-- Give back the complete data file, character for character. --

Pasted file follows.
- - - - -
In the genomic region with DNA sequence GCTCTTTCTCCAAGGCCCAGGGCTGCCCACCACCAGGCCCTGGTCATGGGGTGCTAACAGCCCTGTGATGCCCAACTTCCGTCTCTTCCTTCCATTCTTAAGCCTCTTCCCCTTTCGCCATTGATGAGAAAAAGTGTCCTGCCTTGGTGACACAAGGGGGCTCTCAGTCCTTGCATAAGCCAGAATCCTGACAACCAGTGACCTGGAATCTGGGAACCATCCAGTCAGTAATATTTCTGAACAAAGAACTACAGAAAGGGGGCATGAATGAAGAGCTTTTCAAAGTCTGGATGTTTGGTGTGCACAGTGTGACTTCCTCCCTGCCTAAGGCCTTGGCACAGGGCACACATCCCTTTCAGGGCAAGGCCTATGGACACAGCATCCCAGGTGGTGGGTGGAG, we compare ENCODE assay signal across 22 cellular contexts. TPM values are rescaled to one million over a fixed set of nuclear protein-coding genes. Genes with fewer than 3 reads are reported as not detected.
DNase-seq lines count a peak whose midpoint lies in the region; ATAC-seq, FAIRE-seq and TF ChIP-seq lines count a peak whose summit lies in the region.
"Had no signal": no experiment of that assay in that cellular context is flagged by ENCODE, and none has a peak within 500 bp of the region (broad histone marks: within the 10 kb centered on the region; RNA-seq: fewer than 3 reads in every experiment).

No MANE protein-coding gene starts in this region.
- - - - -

In the genomic region with DNA sequence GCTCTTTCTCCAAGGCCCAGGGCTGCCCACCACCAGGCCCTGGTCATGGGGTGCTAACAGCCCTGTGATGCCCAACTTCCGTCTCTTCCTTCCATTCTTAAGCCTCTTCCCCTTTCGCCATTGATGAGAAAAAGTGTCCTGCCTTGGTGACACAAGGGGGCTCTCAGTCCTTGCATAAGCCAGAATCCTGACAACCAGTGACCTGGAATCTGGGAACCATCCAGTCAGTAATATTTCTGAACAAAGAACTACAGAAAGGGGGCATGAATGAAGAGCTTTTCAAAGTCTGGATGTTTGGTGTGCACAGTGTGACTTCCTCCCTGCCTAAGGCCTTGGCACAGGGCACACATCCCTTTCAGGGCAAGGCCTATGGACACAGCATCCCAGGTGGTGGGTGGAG, we compare ENCODE assay signal across 22 cellular contexts. TPM values are rescaled to one million over a fixed set of nuclear protein-coding genes. Genes with fewer than 3 reads are reported as not detected.
DNase-seq lines count a peak whose midpoint lies in the region; ATAC-seq, FAIRE-seq and TF ChIP-seq lines count a peak whose summit lies in the region.
"Had no signal": no experiment of that assay in that cellular context is flagged by ENCODE, and none has a peak within 500 bp of the region (broad histone marks: within the 10 kb centered on the region; RNA-seq: fewer than 3 reads in every experiment).

No MANE protein-coding gene starts in this region.